Home Energy and Environment What Really Happened to “Kal-i-forn-nee-a” (A Lesson for the Rest of America)

What Really Happened to “Kal-i-forn-nee-a” (A Lesson for the Rest of America)

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People are all a-Twitter, even here at BV, about how Arnold is appearing to look “independent” again.  Not so fast. I say, no political stars for Arnold! Arnold now opposes further gas exploration off the Santa Barbara coast.  But there is already extensive oil drilling there, and not without incident either.  So his new-found oppo doesn’t halt gas drilling off the otherwise beautiful coast.

Ka-li-for-nee-a has had a bumpy ride. A good deal of it was the vast conspiracy by energy barons, and possibly even Arnold Schwarzenneger, to rig California markets, bring Gray Davis to his knees and then recall him. What the emboldened energy robbers put California through foretold the banking collapse, and numerous other lesser collapses which caused untold harm to people nonetheless.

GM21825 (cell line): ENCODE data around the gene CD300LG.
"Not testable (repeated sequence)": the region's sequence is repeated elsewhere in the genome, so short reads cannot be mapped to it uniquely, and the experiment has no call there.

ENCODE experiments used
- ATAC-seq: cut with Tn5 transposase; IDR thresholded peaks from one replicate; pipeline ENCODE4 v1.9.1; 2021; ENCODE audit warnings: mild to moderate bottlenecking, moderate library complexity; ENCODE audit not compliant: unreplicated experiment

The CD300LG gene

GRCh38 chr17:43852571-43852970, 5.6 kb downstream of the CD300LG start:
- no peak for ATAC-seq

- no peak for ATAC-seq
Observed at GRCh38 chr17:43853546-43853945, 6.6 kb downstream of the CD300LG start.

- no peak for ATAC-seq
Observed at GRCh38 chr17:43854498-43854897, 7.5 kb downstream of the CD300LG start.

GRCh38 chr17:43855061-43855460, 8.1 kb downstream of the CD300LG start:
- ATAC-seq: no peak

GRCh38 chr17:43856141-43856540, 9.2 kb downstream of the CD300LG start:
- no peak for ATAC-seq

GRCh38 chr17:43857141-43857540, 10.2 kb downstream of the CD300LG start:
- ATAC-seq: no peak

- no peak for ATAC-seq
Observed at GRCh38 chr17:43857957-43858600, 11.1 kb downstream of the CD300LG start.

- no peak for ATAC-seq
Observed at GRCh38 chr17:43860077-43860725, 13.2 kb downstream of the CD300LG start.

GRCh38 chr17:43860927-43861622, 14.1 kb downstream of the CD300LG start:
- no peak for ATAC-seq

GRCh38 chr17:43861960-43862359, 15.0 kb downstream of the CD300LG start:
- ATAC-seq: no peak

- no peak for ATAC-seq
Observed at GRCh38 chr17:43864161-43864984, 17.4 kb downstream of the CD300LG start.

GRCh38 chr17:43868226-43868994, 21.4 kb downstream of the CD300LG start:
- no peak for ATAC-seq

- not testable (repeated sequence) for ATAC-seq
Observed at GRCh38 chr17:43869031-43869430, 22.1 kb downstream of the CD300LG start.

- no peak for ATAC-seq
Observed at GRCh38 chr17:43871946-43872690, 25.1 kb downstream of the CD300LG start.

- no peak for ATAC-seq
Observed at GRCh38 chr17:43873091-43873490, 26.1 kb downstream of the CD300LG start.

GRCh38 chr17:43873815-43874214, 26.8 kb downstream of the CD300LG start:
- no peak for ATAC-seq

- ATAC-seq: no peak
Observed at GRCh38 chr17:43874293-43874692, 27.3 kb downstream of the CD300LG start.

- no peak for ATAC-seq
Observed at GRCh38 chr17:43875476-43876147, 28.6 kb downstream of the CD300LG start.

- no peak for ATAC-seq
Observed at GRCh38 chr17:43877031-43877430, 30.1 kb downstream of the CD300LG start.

Ever since Ken Lay and the energy market extortionists in the Enron mold got through with California, we knew this collapse of California’s economy was coming eventually.  Many remember that initial round of market rigging.  But many are unaware that Ken Lay and the energy pirates conspired to further loot California’s treasury by a second round of energy deregulation, causing energy prices to further skyrocket, plunge people into darkness and even laugh at what they were doing to Grandma (again).  The  players were already laughing. This skulduggery began before Arnold announced his run to replace Gray Davis in the notorious California Recall, normally reserved for real wrongdoing.